Since I work out in the gym of the college that I work at, I’m just starting to see the January Joiners (resolutioners, if you will) this week. The students just got back to campus, which means that our gym now has the influx of New Year fitness buffs that many of you have already been seeing for the past couple of weeks.
As I was looking around during my lift yesterday, I saw a handful of people who came in, looked around with a puzzled (and terrified) look on their faces, and then proceeded to just stand there with that same look for at least 10 minutes before doing anything.
I get it. The gym can be a very scary place if you’re not used to going, especially if it’s a new gym that you’ve never been to before. But my gym is about as un-intimidating as gyms can be; it’s fairly small, it’s almost all students, and the weight room is very separate from the main fitness floor. But still, people stand there amidst a sea of treadmills, ellipticals, and Life Fitness machines, without the faintest clue where to begin.
As someone who has gone through this gym-paralysis before, back when I was in college, there are five main pieces of advice I can give to these people to help make the experience a little bit more terrifying, and a little more enjoyable.
1. Just try something. If it’s your first day in a gym in months, years, or ever, start out small and do more as you become more comfortable. Maybe that means today you just walk on the treadmill or ride a stationary bike for 20 minutes. That’s ok, that’s something. Doing something easy is better than just standing there, and it will help make you feel a little bit more comfortable in this foreign space, I promise.
2. Don’t be afraid to walk around and look at things. In other words, don’t just stand there. If you’re not familiar with your gym, how are you going to know what your options are if you don’t walk around and look at things? It’s easy to walk in and hop on the first piece of cardio equipment that you see, but it’s also easy to take 5-10 minutes to walk around to get yourself oriented. No one’s going to look at you strange for doing this either. Trust me, most people at the gym are far more interested in what they are doing than what you are doing.
3. Take it slow. As with big changes in diet, big changes in your fitness routine (like working out for the first time… ever), should be made with baby steps. If you throw yourself into a super intense circuit training on your very first day there, not only do you run the risk of hurting yourself (or someone else, God forbid), but you also run a huge risk of burning out way too soon. Start easy, and go from there. Like I mentioned above, pick something that you know you can do — riding a stationary bike — and then build on it. Maybe do some planks and some body weight squats and lunges. It’s better than nothing, and it’s a good way to get your body moving after not doing so for some time.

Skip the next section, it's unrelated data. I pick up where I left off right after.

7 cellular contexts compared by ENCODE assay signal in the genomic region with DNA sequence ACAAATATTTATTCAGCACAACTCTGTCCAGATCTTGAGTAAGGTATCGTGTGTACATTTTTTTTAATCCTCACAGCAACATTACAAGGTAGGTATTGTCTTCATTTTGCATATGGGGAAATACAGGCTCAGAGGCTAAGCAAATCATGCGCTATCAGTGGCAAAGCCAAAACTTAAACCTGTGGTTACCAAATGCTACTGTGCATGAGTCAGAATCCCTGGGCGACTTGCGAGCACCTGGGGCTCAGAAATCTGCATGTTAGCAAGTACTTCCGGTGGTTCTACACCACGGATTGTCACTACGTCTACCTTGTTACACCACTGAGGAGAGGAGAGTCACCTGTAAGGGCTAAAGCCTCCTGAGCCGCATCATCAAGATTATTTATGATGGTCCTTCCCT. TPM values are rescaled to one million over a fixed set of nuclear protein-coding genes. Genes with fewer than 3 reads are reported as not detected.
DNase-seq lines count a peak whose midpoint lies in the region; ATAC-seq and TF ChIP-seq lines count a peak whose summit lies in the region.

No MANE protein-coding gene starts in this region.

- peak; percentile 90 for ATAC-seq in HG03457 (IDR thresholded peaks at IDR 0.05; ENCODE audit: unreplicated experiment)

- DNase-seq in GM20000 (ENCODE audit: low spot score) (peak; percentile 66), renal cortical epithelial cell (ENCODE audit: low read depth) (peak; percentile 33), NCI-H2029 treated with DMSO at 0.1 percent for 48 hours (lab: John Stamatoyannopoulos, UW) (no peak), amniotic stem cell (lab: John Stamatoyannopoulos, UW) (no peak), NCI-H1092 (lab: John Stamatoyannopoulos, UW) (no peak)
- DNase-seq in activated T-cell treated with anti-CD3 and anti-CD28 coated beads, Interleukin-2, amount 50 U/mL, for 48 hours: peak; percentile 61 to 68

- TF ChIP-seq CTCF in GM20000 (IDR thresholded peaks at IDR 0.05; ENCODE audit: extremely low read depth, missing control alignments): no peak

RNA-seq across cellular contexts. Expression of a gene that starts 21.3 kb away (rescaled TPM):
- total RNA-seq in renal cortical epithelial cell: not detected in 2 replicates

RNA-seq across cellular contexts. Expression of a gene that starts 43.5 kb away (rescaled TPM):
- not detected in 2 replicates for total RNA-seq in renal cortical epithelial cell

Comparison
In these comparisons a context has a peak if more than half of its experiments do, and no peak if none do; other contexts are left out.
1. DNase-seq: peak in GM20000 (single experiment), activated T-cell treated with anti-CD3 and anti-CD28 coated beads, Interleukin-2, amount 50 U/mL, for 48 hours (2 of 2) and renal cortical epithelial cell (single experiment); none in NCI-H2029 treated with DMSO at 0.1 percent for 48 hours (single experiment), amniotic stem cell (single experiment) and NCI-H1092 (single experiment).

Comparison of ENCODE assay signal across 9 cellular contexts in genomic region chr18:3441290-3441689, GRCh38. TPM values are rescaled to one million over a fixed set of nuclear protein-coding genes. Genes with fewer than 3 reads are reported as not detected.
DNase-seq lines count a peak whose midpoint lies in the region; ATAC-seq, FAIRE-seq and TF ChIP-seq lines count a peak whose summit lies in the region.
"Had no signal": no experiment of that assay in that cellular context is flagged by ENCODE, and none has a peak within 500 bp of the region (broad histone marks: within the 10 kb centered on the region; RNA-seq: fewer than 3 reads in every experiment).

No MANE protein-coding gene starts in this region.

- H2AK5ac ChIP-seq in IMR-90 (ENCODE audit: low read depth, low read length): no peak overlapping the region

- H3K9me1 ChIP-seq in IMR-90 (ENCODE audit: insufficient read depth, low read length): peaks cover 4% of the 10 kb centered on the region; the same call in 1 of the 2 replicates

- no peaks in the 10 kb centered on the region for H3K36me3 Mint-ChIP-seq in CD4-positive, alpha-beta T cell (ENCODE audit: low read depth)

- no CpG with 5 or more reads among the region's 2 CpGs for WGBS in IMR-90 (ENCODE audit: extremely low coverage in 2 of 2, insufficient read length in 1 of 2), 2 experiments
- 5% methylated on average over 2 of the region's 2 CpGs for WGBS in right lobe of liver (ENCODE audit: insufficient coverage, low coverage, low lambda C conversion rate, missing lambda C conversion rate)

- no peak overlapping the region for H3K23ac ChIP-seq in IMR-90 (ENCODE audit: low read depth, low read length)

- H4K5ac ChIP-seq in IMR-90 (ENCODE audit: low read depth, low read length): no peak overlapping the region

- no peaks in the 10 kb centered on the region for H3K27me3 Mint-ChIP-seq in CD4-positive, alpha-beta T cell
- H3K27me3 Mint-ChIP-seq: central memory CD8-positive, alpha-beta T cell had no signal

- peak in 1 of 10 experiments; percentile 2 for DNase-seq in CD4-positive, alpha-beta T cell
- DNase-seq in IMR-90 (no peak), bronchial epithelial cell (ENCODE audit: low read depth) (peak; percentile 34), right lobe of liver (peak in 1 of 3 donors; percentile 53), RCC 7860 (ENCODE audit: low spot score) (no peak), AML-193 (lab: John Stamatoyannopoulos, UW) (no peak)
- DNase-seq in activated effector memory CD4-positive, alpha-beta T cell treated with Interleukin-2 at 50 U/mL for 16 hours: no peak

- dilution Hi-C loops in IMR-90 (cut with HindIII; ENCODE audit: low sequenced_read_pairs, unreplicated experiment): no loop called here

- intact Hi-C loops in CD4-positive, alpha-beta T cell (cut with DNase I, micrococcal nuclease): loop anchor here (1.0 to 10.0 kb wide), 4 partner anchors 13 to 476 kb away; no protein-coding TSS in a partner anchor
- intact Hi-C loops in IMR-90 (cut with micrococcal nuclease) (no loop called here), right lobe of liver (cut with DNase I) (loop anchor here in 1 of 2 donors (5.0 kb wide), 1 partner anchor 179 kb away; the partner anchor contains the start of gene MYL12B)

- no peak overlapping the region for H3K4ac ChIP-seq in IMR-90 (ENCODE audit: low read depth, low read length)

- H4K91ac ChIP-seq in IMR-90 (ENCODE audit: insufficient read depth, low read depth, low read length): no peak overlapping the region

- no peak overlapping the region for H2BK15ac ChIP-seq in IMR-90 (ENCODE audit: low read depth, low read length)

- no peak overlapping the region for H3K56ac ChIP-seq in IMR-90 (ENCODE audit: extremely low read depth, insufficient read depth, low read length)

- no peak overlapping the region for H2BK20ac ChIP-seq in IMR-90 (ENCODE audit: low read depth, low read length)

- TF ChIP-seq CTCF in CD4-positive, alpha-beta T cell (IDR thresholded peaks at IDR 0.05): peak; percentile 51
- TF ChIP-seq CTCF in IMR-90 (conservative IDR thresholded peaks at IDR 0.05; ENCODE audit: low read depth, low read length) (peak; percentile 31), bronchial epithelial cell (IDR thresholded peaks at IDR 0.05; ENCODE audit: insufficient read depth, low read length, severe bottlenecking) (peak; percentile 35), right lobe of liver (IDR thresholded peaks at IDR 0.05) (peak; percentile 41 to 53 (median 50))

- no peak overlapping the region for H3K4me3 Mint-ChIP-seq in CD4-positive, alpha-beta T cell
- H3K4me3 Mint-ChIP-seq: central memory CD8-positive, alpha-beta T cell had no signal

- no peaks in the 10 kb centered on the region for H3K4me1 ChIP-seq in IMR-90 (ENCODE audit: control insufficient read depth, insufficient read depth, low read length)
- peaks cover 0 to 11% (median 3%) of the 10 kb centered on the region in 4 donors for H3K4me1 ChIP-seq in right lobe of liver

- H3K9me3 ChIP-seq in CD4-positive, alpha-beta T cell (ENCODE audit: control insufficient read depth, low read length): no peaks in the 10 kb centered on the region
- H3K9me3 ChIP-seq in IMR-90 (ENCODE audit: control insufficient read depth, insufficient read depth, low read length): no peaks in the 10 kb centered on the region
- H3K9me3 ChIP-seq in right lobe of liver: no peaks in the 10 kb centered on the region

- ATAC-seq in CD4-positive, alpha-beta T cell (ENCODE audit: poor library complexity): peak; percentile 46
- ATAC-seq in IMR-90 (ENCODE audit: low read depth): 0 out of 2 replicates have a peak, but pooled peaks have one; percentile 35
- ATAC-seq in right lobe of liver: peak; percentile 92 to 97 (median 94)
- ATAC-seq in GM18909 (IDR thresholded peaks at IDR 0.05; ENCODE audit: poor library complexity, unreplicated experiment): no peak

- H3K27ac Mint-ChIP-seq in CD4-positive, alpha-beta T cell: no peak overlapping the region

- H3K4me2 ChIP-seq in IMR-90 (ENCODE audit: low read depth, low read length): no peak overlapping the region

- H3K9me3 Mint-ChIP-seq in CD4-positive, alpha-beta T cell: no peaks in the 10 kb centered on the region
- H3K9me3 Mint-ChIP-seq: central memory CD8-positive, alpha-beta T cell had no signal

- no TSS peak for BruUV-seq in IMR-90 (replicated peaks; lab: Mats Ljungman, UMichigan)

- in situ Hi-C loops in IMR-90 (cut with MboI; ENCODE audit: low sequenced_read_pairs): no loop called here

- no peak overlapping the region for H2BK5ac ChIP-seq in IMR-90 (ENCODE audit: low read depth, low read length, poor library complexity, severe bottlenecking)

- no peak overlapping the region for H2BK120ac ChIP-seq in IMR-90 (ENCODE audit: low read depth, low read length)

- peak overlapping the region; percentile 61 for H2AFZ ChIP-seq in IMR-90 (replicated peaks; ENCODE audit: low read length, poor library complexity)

4. Talk to an experienced professional. I kind of think this goes without saying, but if you walk into the gym and truly have no idea what to do with yourself, your best bet is probably to spend at least one session with a personal trainer. At the very least, they will be able to show you the different equipment that the gym offers, and help you with your form on some basic exercises. Use this time well, and don’t be afraid to ask “stupid” questions. It is their job to help you on your fitness journey, and trust me, you are not the first person they’ve seen who has no idea what they’re doing.
5. Focus on what you can do, instead of what you can’t do. A lot of people stay away from the gym because they’re petrified of all of the scary looking equipment, both in and out of the weight room. Sure, you may not be able to squat like the guy in the power rack, but I’m sure that with some proper cues, you’ll be doing body weight squats like a pro in no time. This goes back to tip number 3 of taking it slow. Who cares if you have to start with body weight squats, stationary bike, and wall push ups? Everyone has a starting point, and the only way you’re going to get better is to recognize yours, and work your hardest to improve.
Jumping in over your head and getting frustrated because you can’t do a push up will not help you improve. Learning how to increase your strength gradually, working towards someday doing that first push up is what it’s all about. Focusing on the negative only reinforces the belief that you aren’t good enough, which is probably what kept you out of the gym in the first place. Instead, focus on what’s getting better — maybe your body weight squat suddenly feels too easy and you can add in some dumbbell weight — now that’s progress!
Just remember, your experience is yours and yours alone. Don’t let anyone tell you what you should be doing or how fast you should be doing it. Sure, let a personal trainer push you a little bit, but don’t let anyone tell you that you have to be doing this weight lifting program or that running program. The important thing, when starting a new fitness regimen, is just sticking with it. Consistency is key, and hopefully after a little while you’ll actually start to enjoy yourself.
Readers: What is your biggest piece of advice for gym newbies? What scared you the most when you first started going to the gym?